Besides your Bible, there is no more important Bible study tool than a pen and a notebook.
What should the pen be used for? Practically anything you want. That’s the beauty of it. If you have a thought from the text, write it down. If you have a question about the text, write it down. If you want to sketch out an outline of the text, do it. If you simply want to make note of a key word, write it down. If you are having a hard time focusing, use your pen to list your distractions. If you want to rephrase a scripture if your own words, do it. If you want to write down all the possible interpretations of a text, do it. If you think of a tentative conclusion to a question, write it out, along with the supporting ideas that led you to that conclusion. And later, if you decide your conclusion is not a very strong one, just scribble it out. Draw arrows, symbols, circles, squares, or anything else that helps you capture your thoughts. Even if you choose not to write anything at all, always study with a pen in hand and a notebook near by. That way if you have a passing thought you want to capture, you will have the ability to do so.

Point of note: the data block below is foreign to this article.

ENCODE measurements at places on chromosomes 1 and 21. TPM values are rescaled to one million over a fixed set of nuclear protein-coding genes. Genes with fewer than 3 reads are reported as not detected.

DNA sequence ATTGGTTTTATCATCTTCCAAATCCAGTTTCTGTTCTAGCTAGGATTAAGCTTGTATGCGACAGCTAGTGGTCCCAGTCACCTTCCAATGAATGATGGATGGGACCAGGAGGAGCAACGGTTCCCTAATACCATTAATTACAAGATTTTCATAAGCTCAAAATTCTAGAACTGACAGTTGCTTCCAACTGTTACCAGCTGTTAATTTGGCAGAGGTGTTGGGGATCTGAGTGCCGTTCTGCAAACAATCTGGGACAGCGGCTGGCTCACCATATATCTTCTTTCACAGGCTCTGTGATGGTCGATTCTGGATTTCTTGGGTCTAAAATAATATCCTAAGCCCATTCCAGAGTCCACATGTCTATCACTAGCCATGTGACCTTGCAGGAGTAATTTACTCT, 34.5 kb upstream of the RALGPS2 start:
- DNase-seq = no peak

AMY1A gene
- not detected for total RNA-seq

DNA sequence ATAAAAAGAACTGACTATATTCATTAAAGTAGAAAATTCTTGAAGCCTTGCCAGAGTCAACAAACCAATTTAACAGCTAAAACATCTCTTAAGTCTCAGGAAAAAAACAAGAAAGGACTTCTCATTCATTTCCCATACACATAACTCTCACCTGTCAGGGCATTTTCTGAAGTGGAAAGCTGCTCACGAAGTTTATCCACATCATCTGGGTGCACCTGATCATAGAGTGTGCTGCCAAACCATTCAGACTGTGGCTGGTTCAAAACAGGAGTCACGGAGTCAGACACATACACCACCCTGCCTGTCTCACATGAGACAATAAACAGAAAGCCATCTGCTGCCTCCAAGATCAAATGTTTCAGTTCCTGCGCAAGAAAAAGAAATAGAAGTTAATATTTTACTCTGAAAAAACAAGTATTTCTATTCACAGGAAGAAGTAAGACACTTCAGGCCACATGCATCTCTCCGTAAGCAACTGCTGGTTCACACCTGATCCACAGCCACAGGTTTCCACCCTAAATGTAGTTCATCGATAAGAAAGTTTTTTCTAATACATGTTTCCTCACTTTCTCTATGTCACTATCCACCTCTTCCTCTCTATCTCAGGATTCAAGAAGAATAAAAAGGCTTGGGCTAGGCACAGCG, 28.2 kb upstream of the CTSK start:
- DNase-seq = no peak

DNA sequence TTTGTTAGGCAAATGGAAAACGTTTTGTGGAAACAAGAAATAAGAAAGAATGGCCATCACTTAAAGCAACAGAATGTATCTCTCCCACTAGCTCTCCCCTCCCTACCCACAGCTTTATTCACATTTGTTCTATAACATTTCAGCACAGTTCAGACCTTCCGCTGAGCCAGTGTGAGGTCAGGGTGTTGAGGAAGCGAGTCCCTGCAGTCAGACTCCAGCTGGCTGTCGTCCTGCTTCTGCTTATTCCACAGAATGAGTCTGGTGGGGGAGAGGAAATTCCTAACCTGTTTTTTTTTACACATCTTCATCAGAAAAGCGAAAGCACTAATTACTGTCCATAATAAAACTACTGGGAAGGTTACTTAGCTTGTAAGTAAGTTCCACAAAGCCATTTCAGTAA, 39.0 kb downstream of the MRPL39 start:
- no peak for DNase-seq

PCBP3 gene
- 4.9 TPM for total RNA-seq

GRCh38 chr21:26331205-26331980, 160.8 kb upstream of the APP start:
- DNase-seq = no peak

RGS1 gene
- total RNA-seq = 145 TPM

To put pen to paper is to think. The process of figuring out what to write down requires observation, reflection, and analysis, even if on a very simple, almost subconscious level. But it is impossible to choose what to put on paper without thinking. It’s really that simple.
Unlike typing on a computer, when you are using a pen and paper, formatting is never an issue. Is your handwriting messy? Who cares? You aren’t writing for anybody for yourself.
Sometimes you will sit down to study, but a distraction happens. But if you are in the habit of writing down your thoughts, it can be easy to pick up right where you left off without losing your train of thought. You may not ever reference your notes again, but then again, you might.
Always study with a pen in hand.